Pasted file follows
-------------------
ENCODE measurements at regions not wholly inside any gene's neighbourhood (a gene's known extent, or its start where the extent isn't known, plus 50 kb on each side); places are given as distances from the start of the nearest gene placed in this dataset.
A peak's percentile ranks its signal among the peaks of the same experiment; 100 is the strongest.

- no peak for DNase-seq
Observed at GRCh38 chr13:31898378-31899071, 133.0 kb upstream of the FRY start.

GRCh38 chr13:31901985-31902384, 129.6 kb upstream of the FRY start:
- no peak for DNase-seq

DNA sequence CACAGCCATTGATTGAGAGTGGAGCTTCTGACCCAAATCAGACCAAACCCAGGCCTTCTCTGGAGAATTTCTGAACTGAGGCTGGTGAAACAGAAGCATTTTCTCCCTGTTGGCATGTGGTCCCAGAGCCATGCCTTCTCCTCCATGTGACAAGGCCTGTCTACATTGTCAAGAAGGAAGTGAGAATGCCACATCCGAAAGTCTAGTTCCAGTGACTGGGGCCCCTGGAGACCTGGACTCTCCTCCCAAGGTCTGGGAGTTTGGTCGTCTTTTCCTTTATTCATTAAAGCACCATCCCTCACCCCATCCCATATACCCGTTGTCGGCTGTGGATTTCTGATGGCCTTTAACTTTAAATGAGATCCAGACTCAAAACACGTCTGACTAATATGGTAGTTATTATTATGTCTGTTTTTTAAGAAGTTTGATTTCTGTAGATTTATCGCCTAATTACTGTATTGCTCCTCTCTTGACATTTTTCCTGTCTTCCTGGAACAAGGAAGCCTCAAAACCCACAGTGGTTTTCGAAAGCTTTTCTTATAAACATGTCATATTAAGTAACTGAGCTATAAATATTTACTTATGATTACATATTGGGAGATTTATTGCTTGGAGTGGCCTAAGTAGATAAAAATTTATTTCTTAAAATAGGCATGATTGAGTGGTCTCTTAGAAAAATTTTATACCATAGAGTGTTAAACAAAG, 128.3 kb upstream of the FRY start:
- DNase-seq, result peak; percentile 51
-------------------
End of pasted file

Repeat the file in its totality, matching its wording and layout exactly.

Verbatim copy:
ENCODE measurements at regions not wholly inside any gene's neighbourhood (a gene's known extent, or its start where the extent isn't known, plus 50 kb on each side); places are given as distances from the start of the nearest gene placed in this dataset.
A peak's percentile ranks its signal among the peaks of the same experiment; 100 is the strongest.

- no peak for DNase-seq
Observed at GRCh38 chr13:31898378-31899071, 133.0 kb upstream of the FRY start.

GRCh38 chr13:31901985-31902384, 129.6 kb upstream of the FRY start:
- no peak for DNase-seq

DNA sequence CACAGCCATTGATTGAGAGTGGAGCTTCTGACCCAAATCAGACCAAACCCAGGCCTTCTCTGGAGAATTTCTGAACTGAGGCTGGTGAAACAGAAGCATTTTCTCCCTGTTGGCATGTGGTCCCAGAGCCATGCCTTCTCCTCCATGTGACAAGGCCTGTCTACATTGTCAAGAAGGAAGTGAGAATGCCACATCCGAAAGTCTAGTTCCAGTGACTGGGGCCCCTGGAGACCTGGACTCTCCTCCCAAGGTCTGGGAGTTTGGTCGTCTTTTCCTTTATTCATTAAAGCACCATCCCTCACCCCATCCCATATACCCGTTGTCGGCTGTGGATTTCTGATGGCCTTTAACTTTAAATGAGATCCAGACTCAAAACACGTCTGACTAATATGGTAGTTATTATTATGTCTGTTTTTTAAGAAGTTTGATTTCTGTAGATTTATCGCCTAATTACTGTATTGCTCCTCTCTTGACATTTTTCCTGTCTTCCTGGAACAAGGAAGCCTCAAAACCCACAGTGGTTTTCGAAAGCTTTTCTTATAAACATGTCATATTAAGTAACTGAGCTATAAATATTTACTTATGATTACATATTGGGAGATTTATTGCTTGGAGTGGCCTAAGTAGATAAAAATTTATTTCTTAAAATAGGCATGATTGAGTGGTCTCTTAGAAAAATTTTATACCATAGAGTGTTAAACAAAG, 128.3 kb upstream of the FRY start:
- DNase-seq, result peak; percentile 51